When that moment finally arises that you know you want to make change in your career, what is the first thing you think? Do you think “Absolutely, I can do this!” or do you waiver and question if you actually can?

What’s truly stopping you from making that choice to move forward? Is it your lack of faith in your ability to succeed in a role with more responsibility and pressure? Is it that you don’t think you have the right skills or enough experience yet? Do you fear the potential of rejection?

In order to make a successful career move you need to do two things: Have confidence in yourself and be willing to take risks. Without these, you’ll end up sitting at the same desk for the next ten years grumbling about your job and daydreaming about something more.

Creating Your Confidence

You are unique. Not in the snowflake, everyone is special kind of way. Rather, you in your career. The way you perform on the job, what motivates you, what brings you satisfaction, how you interact with people, and your view on what work means to you. Every person approaches their role with their own perspective and carries on in their own way. This is what makes you unique, and this is how you can start to recognize the value that you have brought to each position you’ve held.

Take stock of your current position. If I asked you to write out a list right now of 5 things you do in your role, what would you write? (See the free download below to help you track your successes!) Would you provide me with a list of very duties-based tasks? Your day-to-day actions? Or would you instead tell me about projects you’ve completed, positive interactions with clients, and the great level of accuracy with which you display in all of your reports? I’m sure you won’t be surprised when I say that I’d be more impressed with the latter version of this list.

We can support our career confidence by evaluating and better understanding what it is we do well at work. Simple weekly reflections on what went well, what we learned, what we completed can be an amazing activity to help us move forward. It might sound a little selfish to spend that much time thinking about how wonderful we are, but honestly, no one else is going to tell us how great we did at work this week. Over the course of time you’ll start to see themes appears that highlight our strengths and talents, and fodder for creating stories around accomplishments. At the end of each month, look back through your notes and recognize the value that you brought to your position. Give yourself a pat on the back; you did an awesome job.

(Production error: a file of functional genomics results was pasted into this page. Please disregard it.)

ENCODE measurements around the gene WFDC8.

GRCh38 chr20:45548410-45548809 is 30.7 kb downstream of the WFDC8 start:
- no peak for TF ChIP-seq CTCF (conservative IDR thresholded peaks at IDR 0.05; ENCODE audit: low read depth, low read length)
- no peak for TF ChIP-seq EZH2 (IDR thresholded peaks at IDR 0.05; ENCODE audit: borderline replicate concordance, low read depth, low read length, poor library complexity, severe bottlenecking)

~ Document your career achievements with this worksheet here > FREE DOWNLOAD!

Taking Risks

Change isn’t easy. It doesn’t matter if you know what kind of change you want or not, or if the change is even big or small. It’s still change. Change can mean loss of control and uncertainty. Not many people are truly comfortable with it. But if we want change, we have to accept the risk that comes with it.

What’s the worst thing that can happen when you pursue a new opportunity? You don’t get it? That’s fine. Failure is a step on the ladder of success. We have to keep trying. There are opportunities abound out there. If the first one flops, you move to the next.

(Not to be a Debbie Downer, but I suppose the worst thing that could happen when you are looking for a new role would be that you lose your current one, like Rachel in that episode of Friends…you know the one. If that happens, yikes. Call me, I’ll help you!)

When it comes time for you to embrace your desire for change, craft your plan carefully. Don’t just rush ahead full steam and pounce on everything you see. Instead, take the time to understand what it is you want, acknowledge what you can do and how your experiences and skills support you, and strategically move forward in a way to mitigate the risk of failing (or getting fired like Rachel).

You can make change. You can make successful career moves that move you up the ladder and that even take you from one profession or the other. Believe in yourself and don’t be afraid to take the risk.

One Comment

  1. Simone

    I so needed to read this! Thank you

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